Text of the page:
Here's why now is not a great time to try and sell your home

 
Helen Cahill
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The housing market cooled in July, but it's not clear whether the change was Brexit-related (Source: Getty)

If you're trying to sell your home, now is probably a bad time to do it - demand has dropped by a third over the past year.


In July, the number of house hunters registered fell to an average 298 per estate agent branch, a drop of 35 per cent year-on-year, according to the National Association of Estate Agents (NAEA).

And as buyers left the market, the number of homes for sale increased slightly, the NAEA said. The proportion of homes sold under the asking price was 80 per cent, an increase of eight per cent since June.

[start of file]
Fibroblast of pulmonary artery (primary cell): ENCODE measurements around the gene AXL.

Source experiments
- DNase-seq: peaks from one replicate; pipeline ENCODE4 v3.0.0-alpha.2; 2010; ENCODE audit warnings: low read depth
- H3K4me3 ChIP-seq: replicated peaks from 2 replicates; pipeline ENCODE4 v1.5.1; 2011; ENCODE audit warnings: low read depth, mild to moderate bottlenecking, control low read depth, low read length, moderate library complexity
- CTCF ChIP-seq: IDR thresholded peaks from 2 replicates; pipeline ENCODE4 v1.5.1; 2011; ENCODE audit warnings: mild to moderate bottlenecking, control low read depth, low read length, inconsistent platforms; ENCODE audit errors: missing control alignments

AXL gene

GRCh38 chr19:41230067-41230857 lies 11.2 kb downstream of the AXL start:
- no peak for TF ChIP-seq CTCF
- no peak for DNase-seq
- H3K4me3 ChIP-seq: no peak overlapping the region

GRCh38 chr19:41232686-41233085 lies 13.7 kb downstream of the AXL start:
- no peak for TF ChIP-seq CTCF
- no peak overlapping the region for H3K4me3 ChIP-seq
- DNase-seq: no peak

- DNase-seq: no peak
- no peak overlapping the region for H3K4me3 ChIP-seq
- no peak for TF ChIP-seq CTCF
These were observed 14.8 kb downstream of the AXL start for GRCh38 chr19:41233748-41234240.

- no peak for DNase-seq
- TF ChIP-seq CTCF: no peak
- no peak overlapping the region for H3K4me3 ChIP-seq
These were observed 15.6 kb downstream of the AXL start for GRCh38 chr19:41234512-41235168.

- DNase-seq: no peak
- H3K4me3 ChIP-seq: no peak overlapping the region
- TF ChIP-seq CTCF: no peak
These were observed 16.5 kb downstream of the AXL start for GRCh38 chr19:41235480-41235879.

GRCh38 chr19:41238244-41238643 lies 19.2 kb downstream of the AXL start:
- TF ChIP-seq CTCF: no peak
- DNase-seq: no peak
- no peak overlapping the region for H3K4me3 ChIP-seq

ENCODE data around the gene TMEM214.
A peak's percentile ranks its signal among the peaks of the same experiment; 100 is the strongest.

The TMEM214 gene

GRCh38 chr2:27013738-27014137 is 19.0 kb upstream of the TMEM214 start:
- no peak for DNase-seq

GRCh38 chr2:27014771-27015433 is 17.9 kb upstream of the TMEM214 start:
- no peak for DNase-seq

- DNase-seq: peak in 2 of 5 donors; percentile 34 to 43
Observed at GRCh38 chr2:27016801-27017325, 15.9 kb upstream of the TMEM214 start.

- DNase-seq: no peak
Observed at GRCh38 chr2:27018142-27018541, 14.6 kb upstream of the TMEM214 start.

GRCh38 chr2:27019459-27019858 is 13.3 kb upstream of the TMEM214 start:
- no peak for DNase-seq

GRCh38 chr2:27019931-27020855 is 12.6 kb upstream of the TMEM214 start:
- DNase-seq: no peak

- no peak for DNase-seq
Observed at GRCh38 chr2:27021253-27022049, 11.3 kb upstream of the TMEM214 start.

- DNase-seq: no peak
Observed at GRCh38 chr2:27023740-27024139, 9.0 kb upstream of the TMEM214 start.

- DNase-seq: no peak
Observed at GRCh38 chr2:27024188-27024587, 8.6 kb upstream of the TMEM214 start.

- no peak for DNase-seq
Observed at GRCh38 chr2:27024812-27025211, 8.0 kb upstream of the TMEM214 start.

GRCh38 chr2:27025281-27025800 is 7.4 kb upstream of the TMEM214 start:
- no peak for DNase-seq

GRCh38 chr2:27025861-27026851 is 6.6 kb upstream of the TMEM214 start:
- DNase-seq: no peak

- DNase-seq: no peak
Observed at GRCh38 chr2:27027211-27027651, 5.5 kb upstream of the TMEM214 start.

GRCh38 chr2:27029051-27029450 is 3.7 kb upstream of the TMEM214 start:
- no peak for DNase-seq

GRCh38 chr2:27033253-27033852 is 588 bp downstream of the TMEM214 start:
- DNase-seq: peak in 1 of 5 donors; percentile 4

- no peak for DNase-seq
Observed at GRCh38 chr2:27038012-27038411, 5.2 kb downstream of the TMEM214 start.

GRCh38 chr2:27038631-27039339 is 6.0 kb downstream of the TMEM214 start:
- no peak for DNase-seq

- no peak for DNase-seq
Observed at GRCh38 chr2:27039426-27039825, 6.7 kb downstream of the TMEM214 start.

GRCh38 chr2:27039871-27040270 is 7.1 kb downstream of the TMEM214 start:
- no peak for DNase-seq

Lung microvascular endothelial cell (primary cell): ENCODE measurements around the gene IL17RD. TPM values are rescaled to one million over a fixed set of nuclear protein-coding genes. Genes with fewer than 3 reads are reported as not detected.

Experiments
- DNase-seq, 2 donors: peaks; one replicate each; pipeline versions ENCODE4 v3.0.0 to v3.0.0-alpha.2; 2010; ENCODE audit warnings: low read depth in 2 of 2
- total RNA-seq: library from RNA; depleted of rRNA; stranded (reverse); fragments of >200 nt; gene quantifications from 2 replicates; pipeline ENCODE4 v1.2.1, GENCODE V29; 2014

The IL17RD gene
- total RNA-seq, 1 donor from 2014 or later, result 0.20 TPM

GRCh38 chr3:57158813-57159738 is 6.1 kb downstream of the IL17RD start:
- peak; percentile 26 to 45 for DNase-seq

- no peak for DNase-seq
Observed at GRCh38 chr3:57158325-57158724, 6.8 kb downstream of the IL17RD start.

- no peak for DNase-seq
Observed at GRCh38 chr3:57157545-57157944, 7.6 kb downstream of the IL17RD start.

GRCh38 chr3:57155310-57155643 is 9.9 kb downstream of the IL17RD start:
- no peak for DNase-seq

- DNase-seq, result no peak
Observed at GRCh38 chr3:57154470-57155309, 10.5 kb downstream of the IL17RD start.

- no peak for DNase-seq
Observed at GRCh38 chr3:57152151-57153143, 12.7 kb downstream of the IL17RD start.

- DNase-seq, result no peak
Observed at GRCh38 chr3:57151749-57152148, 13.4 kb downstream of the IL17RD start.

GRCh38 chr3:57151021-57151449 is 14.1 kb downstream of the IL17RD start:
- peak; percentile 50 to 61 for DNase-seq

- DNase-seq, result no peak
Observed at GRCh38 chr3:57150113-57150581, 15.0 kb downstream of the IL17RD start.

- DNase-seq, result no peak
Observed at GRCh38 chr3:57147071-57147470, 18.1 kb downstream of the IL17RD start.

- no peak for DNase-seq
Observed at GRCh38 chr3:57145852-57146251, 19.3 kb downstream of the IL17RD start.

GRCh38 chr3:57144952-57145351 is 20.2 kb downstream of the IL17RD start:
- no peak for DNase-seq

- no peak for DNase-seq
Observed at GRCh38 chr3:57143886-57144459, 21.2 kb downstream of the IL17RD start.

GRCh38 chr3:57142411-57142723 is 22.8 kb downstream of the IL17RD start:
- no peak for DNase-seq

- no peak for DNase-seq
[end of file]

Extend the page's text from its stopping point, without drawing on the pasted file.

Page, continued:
Estate agents are hoping the market cooling is not a Brexit-related phenomenon and that things will pick up again in September.

Read more: Everything you need to know about the housing market after the Brexit vote


Mark Hayward, NAEA's managing director, said: "We expected to see uncertainty in the immediate period following Brexit, and during the summer months the market always quietens down, so we are optimistic that the housing market will spring back in the coming months."

The news follows Zoopla data showing vendors are cutting house prices by 10 per cent in some parts of London to entice buyers with post-Brexit deals.

If you're trying to sell your property - or looking to buy - here's everything you need to know about house prices since the Brexit vote.

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